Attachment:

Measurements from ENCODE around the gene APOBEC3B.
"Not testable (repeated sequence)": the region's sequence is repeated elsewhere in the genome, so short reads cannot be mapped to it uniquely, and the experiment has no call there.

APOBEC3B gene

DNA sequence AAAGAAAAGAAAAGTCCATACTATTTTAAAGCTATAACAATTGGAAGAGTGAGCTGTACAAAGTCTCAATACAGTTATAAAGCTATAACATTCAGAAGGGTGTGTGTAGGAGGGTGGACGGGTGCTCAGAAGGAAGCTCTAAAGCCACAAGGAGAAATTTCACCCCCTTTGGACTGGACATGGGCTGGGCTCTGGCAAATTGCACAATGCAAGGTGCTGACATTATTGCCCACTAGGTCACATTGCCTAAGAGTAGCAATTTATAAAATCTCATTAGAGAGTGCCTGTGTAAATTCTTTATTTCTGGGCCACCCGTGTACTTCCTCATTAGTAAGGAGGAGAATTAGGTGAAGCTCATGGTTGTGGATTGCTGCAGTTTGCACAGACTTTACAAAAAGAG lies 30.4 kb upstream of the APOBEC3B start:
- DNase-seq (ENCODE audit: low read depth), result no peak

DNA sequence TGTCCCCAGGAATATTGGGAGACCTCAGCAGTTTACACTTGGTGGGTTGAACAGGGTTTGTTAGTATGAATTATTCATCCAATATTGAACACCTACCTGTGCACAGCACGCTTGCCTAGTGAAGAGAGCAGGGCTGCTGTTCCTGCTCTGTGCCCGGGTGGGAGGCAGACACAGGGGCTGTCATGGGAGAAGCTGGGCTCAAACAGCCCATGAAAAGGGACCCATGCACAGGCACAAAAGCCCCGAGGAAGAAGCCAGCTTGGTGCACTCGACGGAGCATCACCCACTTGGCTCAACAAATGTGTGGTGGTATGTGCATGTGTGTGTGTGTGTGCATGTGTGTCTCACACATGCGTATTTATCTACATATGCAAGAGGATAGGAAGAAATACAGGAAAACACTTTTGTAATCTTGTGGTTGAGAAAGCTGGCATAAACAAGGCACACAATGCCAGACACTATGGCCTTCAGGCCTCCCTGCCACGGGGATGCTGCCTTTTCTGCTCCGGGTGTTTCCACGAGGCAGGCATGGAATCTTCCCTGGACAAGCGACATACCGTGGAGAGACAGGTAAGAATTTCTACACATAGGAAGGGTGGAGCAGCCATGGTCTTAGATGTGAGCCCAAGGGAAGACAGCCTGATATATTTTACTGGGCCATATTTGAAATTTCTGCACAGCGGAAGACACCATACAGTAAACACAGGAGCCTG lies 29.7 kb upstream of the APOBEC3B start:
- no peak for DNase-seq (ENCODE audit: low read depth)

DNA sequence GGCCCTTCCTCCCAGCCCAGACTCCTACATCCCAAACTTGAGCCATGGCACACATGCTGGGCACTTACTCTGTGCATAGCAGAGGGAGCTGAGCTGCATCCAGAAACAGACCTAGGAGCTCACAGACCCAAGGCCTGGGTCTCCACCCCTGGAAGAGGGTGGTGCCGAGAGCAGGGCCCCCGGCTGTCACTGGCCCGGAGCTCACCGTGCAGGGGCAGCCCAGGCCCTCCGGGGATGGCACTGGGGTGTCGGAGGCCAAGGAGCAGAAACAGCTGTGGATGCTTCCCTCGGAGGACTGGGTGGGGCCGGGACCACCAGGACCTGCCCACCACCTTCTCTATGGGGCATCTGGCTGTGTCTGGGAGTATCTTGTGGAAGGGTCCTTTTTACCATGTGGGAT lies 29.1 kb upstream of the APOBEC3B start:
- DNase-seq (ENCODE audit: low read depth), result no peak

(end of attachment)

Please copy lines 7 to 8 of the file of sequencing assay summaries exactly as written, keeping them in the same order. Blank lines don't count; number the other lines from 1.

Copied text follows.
- no peak for DNase-seq (ENCODE audit: low read depth)

DNA sequence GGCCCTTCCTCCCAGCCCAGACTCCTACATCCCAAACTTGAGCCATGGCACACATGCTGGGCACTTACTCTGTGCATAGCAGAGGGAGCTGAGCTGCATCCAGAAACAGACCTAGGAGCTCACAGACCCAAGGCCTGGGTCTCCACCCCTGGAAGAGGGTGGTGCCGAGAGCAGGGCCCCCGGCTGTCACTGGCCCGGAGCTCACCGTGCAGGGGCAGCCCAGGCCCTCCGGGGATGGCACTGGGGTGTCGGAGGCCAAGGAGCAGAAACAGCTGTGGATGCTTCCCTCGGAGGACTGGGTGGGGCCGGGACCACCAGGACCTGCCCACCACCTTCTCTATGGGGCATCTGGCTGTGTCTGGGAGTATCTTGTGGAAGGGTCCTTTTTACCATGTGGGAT lies 29.1 kb upstream of the APOBEC3B start: